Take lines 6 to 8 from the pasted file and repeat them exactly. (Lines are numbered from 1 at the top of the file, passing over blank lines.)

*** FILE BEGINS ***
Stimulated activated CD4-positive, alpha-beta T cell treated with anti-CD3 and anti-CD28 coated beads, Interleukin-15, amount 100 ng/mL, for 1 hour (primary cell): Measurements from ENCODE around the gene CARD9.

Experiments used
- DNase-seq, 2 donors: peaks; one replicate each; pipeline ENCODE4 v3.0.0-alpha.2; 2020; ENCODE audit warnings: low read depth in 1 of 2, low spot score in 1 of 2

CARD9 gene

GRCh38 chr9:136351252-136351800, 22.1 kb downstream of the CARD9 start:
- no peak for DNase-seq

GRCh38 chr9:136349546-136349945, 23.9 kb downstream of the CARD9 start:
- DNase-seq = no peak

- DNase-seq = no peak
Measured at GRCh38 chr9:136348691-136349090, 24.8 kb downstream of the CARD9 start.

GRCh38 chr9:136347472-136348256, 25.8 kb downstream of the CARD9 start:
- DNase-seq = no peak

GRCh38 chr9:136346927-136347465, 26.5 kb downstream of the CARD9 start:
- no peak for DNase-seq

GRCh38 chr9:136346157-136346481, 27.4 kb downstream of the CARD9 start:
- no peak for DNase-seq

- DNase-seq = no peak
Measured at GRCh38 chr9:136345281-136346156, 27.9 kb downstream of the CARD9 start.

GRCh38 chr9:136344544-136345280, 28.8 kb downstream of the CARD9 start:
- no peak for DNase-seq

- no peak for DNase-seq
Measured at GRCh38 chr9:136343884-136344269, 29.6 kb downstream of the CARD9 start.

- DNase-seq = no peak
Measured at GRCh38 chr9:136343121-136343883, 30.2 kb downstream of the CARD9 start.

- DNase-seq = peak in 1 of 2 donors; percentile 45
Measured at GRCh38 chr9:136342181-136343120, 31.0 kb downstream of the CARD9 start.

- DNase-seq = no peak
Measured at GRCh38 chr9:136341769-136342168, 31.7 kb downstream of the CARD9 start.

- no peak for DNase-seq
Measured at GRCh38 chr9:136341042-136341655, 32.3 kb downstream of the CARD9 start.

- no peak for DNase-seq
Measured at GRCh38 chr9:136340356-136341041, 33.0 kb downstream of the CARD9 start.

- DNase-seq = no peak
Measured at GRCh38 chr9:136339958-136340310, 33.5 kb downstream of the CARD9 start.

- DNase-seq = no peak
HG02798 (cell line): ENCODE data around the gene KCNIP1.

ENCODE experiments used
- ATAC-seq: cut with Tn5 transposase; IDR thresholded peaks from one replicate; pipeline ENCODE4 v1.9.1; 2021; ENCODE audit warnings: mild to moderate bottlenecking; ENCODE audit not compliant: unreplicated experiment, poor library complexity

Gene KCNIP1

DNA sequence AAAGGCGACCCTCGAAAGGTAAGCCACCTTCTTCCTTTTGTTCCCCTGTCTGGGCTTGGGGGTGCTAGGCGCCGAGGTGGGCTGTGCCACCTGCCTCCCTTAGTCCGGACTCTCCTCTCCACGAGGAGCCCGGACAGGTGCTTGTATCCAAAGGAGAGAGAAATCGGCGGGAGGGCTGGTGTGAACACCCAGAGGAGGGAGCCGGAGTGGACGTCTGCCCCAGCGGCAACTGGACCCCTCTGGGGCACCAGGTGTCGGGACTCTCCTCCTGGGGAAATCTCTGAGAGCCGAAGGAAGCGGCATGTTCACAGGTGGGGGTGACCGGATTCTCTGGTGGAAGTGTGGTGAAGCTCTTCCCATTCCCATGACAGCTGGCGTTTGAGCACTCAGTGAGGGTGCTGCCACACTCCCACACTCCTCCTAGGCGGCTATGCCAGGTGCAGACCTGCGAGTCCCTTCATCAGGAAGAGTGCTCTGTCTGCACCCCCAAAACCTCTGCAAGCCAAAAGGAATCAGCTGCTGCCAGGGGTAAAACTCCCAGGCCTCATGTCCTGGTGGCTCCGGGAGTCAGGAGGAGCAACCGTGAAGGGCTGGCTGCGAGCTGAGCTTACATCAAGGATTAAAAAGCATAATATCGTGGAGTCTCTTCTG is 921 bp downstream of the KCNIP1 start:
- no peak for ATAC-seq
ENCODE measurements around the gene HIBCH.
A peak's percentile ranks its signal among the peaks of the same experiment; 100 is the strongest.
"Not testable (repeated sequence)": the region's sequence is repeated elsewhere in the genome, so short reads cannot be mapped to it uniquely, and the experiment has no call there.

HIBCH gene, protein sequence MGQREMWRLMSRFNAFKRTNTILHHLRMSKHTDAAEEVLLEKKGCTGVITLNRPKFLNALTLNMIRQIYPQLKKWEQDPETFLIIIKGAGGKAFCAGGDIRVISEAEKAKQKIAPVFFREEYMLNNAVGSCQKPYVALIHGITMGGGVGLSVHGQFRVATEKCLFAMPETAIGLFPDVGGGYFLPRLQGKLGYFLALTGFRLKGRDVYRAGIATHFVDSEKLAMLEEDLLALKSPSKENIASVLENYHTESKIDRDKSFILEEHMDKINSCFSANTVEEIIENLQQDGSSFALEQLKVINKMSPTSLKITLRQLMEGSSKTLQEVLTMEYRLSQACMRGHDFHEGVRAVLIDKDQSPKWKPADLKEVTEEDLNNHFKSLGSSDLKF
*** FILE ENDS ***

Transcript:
- no peak for DNase-seq

GRCh38 chr9:136349546-136349945, 23.9 kb downstream of the CARD9 start:
- DNase-seq = no peak